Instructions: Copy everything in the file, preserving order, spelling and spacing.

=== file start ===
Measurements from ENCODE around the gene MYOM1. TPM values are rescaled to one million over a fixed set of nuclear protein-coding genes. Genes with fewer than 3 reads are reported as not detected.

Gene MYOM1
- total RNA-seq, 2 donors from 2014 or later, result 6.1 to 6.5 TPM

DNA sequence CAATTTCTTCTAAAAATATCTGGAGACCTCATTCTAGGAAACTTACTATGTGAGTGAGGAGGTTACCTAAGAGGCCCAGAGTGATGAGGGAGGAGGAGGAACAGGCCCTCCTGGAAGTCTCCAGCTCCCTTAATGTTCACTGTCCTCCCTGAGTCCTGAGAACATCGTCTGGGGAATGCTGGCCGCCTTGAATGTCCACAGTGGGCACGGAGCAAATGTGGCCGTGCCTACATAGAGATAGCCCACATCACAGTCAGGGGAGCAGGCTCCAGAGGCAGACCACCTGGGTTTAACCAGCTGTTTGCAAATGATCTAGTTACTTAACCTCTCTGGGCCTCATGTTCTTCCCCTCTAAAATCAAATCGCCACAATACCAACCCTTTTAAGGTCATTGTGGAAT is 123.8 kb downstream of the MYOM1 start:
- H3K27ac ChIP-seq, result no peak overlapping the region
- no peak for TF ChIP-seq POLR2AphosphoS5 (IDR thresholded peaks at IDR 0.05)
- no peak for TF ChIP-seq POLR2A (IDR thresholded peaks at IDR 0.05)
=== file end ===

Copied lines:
Measurements from ENCODE around the gene MYOM1. TPM values are rescaled to one million over a fixed set of nuclear protein-coding genes. Genes with fewer than 3 reads are reported as not detected.

Gene MYOM1
- total RNA-seq, 2 donors from 2014 or later, result 6.1 to 6.5 TPM

DNA sequence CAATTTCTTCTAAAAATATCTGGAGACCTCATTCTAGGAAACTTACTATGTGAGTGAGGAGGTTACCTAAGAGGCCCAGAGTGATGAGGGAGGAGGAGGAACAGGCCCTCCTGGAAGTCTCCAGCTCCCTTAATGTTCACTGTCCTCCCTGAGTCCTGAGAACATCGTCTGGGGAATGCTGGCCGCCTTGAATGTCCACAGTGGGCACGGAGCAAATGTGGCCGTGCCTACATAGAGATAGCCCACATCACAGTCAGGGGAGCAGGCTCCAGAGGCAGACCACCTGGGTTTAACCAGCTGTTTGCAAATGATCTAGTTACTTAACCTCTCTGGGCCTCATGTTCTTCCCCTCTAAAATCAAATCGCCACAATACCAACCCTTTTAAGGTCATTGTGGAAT is 123.8 kb downstream of the MYOM1 start:
- H3K27ac ChIP-seq, result no peak overlapping the region
- no peak for TF ChIP-seq POLR2AphosphoS5 (IDR thresholded peaks at IDR 0.05)
- no peak for TF ChIP-seq POLR2A (IDR thresholded peaks at IDR 0.05)